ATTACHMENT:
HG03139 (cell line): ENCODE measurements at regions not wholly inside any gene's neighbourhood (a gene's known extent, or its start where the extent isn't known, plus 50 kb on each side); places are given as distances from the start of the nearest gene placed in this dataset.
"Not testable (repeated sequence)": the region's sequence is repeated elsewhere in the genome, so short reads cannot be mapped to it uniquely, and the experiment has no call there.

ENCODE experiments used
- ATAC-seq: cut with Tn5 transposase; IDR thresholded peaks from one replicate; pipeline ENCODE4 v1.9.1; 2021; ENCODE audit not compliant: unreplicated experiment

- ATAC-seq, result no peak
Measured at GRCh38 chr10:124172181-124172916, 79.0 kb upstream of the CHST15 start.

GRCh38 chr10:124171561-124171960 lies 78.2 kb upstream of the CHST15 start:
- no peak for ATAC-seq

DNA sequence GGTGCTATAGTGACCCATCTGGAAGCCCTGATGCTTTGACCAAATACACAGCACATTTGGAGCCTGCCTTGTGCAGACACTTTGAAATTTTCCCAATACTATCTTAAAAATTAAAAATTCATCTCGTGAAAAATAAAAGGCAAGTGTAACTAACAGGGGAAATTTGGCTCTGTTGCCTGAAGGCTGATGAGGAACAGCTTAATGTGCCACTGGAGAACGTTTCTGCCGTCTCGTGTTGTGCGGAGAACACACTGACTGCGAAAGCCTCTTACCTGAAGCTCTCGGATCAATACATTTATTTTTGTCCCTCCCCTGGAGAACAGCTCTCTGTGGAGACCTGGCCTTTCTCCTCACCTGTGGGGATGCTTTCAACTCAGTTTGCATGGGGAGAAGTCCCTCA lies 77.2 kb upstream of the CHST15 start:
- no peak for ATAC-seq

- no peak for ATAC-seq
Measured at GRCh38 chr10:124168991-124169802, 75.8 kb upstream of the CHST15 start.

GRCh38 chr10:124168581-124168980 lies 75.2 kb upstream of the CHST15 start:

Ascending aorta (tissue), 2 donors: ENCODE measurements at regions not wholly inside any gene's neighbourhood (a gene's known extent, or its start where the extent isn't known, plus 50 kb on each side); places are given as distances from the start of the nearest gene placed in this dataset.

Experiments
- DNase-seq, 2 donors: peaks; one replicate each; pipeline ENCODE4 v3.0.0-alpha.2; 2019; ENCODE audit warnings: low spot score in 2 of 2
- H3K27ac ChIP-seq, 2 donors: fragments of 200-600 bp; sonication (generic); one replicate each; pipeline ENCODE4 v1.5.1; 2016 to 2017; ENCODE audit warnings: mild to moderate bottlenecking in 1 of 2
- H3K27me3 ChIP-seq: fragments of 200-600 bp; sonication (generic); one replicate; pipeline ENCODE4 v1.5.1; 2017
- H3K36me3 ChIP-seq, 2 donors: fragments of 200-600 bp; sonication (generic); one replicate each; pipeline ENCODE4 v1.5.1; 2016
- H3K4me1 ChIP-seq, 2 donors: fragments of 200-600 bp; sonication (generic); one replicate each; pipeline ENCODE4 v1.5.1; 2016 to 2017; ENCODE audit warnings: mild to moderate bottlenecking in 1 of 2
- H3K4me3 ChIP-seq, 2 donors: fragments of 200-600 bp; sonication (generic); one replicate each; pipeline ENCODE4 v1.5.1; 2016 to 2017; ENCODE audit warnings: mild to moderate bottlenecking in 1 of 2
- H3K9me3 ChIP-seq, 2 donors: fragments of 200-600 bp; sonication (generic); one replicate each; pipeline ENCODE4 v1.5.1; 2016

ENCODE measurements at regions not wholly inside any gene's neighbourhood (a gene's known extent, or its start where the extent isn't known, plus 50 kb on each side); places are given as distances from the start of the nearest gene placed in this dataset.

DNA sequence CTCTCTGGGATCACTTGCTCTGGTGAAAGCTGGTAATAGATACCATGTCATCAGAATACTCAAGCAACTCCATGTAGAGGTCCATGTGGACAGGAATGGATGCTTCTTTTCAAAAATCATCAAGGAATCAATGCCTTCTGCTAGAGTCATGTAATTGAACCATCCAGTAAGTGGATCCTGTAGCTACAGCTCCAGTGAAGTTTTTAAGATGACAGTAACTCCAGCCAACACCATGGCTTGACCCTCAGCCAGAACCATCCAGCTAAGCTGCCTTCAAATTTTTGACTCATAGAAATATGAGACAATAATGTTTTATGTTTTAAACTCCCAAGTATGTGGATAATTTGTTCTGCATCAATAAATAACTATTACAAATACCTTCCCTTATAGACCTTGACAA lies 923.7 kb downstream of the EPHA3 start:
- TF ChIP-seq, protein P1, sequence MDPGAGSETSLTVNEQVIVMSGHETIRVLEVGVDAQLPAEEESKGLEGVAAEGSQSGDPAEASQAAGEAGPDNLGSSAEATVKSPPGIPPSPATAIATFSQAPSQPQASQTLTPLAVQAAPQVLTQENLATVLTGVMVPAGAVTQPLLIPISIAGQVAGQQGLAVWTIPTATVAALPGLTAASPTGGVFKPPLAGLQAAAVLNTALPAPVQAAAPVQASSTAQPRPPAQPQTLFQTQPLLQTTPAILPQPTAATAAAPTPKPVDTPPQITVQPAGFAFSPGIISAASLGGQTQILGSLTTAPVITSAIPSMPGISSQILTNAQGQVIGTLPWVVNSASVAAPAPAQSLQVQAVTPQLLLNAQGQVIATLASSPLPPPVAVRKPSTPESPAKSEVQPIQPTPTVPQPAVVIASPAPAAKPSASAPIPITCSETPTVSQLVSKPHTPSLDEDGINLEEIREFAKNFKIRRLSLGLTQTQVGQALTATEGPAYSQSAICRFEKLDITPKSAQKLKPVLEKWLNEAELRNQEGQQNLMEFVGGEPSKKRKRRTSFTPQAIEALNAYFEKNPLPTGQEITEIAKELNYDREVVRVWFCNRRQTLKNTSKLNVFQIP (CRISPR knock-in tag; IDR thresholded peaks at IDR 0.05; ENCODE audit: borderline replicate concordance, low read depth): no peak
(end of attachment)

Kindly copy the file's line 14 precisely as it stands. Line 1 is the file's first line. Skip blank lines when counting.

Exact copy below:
Ascending aorta (tissue), 2 donors: ENCODE measurements at regions not wholly inside any gene's neighbourhood (a gene's known extent, or its start where the extent isn't known, plus 50 kb on each side); places are given as distances from the start of the nearest gene placed in this dataset.